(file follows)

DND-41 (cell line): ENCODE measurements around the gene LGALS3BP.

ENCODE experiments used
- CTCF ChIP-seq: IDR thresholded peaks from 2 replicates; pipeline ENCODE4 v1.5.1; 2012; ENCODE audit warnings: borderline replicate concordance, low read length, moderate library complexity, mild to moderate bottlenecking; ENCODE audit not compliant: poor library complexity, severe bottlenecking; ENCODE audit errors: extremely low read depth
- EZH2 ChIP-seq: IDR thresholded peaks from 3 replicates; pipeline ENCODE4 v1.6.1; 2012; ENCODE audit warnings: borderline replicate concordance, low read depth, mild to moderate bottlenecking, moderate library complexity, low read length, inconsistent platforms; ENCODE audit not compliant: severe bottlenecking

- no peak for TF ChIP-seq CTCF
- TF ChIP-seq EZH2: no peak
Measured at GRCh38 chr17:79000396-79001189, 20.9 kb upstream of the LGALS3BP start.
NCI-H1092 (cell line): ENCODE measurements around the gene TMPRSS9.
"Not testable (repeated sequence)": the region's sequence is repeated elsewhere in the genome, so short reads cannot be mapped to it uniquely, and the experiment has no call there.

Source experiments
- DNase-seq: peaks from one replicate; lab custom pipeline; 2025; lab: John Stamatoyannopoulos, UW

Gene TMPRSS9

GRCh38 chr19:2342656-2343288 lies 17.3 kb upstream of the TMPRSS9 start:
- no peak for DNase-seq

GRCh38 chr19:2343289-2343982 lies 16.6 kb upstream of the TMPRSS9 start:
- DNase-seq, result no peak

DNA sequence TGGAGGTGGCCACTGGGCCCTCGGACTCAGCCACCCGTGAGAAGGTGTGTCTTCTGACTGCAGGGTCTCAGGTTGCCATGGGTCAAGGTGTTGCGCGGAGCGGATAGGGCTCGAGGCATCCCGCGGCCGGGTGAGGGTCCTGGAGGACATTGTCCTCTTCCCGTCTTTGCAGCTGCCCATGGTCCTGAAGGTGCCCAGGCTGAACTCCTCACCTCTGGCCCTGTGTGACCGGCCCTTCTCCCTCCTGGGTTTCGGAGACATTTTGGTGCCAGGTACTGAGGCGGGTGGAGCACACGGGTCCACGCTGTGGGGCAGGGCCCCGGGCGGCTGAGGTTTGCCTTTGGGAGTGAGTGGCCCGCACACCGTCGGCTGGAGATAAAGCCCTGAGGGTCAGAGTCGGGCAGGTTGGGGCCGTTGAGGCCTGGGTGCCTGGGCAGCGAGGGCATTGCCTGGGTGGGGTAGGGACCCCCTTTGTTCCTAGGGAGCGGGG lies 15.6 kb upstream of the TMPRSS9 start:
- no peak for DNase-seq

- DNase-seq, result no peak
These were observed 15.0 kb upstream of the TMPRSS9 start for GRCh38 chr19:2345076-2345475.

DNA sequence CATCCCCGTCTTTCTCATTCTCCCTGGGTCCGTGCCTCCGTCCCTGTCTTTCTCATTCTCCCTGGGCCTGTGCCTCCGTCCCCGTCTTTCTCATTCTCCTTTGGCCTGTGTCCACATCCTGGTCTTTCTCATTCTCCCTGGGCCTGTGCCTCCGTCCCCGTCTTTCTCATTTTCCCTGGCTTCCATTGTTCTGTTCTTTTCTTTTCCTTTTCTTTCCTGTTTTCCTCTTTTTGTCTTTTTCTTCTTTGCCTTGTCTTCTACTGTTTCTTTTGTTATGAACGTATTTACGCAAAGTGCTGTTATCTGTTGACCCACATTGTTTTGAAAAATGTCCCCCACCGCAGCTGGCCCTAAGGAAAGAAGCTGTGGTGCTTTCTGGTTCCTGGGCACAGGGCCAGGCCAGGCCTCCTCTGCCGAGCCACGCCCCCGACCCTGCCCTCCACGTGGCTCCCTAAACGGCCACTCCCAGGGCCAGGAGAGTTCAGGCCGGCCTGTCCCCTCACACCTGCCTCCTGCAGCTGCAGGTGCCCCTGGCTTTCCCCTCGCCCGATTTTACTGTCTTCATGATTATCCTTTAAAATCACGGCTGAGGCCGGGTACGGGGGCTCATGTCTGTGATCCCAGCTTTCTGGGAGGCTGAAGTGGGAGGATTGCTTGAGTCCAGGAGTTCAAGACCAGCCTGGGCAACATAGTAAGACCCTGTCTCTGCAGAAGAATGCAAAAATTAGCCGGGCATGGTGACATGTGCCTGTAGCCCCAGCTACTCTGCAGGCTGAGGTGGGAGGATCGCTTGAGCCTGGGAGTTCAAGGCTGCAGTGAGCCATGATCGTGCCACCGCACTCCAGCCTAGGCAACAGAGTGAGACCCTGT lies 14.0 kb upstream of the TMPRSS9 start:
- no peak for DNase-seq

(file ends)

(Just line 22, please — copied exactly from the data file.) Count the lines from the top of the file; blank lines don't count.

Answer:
- no peak for DNase-seq